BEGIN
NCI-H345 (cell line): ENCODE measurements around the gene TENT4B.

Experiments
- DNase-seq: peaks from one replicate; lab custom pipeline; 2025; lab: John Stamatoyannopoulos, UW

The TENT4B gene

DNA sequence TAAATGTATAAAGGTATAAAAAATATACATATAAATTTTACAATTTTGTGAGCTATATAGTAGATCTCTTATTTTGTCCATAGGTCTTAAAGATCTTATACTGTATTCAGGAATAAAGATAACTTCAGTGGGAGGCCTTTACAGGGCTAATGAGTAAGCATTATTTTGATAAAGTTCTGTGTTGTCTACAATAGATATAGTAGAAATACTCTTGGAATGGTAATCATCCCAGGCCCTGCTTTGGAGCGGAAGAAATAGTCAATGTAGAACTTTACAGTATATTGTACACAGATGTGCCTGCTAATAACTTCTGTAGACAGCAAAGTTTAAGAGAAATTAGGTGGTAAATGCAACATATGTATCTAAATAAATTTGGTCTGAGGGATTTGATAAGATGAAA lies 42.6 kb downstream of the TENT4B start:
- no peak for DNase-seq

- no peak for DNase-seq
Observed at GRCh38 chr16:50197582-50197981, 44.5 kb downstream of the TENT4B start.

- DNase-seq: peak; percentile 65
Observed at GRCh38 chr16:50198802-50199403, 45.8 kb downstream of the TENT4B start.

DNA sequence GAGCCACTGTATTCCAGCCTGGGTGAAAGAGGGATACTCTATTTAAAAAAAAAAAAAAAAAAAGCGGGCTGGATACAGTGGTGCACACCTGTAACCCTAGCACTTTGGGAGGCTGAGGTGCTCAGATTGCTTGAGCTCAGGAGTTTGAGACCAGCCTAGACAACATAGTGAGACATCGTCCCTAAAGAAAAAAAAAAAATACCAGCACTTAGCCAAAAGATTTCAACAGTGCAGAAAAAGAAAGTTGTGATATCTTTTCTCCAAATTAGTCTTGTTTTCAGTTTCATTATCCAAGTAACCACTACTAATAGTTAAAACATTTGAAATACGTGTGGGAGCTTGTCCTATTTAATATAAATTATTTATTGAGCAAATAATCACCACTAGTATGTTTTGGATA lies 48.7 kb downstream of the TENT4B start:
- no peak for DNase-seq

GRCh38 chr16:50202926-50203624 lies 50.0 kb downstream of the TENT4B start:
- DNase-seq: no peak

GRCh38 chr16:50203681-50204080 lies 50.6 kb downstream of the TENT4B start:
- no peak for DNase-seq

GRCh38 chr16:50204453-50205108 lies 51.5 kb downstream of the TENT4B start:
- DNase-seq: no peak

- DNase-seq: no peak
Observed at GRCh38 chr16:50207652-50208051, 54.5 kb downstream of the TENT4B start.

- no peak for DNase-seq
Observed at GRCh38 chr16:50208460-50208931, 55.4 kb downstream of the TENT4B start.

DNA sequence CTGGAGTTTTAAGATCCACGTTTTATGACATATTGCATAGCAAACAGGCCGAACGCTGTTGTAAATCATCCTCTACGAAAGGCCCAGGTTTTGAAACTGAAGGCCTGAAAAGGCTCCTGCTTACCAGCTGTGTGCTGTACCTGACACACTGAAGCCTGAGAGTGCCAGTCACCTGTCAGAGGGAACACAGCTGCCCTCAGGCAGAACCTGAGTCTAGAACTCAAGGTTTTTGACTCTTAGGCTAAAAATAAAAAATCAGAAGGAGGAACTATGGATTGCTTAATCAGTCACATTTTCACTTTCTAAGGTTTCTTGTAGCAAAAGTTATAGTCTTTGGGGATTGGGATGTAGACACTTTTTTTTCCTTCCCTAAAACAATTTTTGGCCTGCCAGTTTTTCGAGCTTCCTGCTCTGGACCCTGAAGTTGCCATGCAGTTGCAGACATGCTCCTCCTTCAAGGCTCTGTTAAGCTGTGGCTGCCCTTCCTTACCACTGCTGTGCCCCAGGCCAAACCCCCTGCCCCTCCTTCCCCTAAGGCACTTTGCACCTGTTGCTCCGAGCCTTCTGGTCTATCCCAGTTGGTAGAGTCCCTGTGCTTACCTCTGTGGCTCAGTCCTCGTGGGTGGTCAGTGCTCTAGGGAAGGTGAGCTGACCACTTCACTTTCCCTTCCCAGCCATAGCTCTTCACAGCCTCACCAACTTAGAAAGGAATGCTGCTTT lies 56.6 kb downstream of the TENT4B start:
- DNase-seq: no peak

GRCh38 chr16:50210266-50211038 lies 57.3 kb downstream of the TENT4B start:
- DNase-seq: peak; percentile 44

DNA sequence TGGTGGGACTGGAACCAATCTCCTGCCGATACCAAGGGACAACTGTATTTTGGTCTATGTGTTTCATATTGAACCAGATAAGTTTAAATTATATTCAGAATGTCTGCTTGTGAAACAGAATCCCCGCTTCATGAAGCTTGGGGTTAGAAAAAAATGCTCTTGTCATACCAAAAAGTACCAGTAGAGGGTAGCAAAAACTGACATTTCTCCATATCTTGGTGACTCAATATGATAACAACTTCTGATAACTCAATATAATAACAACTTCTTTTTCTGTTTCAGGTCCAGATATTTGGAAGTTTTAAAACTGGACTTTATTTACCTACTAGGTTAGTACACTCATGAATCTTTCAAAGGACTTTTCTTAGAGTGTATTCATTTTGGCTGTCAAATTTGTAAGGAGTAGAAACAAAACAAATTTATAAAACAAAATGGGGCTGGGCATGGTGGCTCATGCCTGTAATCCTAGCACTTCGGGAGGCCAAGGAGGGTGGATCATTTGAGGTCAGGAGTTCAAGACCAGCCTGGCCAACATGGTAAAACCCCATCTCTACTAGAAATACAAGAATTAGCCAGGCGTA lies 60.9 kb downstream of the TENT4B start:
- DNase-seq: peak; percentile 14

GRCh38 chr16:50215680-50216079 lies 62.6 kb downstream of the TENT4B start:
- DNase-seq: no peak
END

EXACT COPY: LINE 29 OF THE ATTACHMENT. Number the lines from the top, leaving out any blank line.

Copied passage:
GRCh38 chr16:50215680-50216079 lies 62.6 kb downstream of the TENT4B start: